The impact of monetary policy on bank lending rate in Kenya and the signaling effect on the international investment community.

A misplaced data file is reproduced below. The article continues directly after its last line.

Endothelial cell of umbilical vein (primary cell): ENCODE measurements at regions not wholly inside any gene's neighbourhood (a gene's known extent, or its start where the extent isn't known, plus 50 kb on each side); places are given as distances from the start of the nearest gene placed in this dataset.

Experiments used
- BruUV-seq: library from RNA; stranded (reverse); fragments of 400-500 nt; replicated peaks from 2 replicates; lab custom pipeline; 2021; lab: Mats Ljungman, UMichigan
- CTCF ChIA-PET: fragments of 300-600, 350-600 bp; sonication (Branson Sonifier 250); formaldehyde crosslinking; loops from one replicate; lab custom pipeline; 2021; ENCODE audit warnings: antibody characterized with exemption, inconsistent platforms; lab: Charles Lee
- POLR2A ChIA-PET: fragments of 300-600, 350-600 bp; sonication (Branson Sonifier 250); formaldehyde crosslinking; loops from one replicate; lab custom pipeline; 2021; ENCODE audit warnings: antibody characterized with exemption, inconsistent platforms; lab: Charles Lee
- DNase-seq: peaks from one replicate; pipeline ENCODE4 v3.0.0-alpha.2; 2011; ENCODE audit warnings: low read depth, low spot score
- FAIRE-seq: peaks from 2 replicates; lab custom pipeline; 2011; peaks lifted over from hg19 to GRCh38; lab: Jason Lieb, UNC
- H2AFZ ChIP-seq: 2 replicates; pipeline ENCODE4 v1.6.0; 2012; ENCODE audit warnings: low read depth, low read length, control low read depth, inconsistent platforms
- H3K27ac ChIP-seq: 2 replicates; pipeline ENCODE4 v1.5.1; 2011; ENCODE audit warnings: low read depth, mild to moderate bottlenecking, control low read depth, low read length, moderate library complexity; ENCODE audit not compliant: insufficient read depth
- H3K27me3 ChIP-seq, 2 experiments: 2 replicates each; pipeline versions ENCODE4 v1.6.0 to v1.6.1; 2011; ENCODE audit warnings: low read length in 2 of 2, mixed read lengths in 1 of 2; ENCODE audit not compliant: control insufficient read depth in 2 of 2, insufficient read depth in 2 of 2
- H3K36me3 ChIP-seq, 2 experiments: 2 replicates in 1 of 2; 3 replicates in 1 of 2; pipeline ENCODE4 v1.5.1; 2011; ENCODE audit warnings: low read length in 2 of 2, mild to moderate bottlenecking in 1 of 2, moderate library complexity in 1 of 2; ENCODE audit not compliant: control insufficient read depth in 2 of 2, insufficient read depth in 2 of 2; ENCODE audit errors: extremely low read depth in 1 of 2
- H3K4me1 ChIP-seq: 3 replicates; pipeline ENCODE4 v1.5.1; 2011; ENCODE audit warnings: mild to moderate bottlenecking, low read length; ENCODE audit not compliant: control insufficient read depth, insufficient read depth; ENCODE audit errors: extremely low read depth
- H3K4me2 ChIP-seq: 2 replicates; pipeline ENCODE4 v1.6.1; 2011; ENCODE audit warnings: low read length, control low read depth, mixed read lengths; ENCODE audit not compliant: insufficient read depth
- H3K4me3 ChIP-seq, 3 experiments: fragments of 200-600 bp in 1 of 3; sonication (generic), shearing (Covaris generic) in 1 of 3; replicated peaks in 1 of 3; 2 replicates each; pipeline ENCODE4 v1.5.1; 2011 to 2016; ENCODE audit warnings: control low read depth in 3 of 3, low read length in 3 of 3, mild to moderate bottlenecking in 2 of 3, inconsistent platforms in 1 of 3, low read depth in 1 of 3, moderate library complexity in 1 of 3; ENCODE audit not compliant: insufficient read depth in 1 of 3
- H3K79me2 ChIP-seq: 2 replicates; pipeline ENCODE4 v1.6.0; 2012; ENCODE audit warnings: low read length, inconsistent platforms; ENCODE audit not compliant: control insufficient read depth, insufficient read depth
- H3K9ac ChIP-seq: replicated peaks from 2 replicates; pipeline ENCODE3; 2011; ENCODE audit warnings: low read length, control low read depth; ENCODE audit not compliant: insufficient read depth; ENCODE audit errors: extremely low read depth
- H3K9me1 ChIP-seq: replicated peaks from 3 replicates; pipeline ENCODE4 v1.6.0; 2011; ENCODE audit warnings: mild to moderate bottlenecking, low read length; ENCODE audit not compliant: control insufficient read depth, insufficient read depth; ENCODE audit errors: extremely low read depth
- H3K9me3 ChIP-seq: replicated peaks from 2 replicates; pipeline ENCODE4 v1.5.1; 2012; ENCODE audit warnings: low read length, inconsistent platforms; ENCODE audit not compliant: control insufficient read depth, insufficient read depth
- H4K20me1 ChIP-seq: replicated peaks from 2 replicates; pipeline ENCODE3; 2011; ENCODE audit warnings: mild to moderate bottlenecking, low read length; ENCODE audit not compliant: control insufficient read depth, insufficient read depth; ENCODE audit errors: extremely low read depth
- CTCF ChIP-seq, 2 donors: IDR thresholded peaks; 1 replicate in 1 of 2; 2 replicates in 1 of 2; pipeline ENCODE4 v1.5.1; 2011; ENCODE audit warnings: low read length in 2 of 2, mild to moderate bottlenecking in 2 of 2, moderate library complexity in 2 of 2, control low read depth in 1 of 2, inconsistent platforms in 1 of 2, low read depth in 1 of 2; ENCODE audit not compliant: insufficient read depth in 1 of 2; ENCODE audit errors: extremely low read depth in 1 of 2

Monetary policy is an activity of The Central bank to control the availability of money and credit in a country’s economy Cecchetti, (2009). Tight monetary policies raises the nominal interest rate and inflation and reduces long run output such as the supply of bank loans, leading to a rising lending rate, thus discouraging bank-dependent borrowers activities. In the condition of easing, more liquid money is available for banks, thus as the supply of money increases the interest rate decreases. The main objective was to examine the impact of Monetary Policy Instruments on Bank lending rates in Kenya and its trickledown or signaling effect to the international investor community. The study adopted a causal-comparative research design and used Secondary quarterly time series data for the time period 2000-2014. The study revealed that Central Bank Rate and Treasury Bill Rate were both positive and significant Monetary Policy instruments in explaining both bank lending interest rates and the signaling effect to the international investor community. Reserve Requirement was found to be a negative and insignificant Monetary Policy tool in impacting Bank’s Lending Rates and signaling the International Investor community. The study recommends that the Central Bank of Kenya should adopt the TBR and CBR more in their efforts of implementing the Monetary Policy Committees decision. The policies will also play a more regulatory and active role by ensuring that they are a first measure for trying to maintain economic stability and run away depreciation of the Kenyan shilling.